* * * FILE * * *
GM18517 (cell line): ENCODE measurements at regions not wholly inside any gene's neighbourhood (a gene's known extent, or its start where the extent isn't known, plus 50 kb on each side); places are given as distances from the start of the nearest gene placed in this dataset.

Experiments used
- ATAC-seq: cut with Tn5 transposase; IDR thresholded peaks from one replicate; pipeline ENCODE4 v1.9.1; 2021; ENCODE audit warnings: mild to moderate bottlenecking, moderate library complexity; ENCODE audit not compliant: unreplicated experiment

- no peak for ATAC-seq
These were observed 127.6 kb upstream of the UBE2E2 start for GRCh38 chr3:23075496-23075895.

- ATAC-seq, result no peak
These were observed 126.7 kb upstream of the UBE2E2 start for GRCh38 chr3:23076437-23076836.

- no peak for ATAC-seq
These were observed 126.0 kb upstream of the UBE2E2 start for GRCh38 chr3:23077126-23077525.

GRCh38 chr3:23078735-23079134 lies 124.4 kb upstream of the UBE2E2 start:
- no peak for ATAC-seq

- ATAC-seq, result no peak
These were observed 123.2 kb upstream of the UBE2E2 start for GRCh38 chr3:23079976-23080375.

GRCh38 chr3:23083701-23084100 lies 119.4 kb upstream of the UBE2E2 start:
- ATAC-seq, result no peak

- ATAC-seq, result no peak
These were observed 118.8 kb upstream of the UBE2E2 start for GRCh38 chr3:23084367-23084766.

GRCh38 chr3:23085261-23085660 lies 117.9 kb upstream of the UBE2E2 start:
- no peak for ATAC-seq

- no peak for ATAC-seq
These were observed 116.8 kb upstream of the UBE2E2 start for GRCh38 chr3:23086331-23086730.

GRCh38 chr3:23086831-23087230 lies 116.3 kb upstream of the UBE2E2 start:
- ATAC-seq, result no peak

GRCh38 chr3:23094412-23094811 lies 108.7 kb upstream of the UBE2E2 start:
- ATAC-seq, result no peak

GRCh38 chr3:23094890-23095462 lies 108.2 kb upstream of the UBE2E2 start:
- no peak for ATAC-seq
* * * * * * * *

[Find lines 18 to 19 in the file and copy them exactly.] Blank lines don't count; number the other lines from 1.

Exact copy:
GRCh38 chr3:23085261-23085660 lies 117.9 kb upstream of the UBE2E2 start:
- no peak for ATAC-seq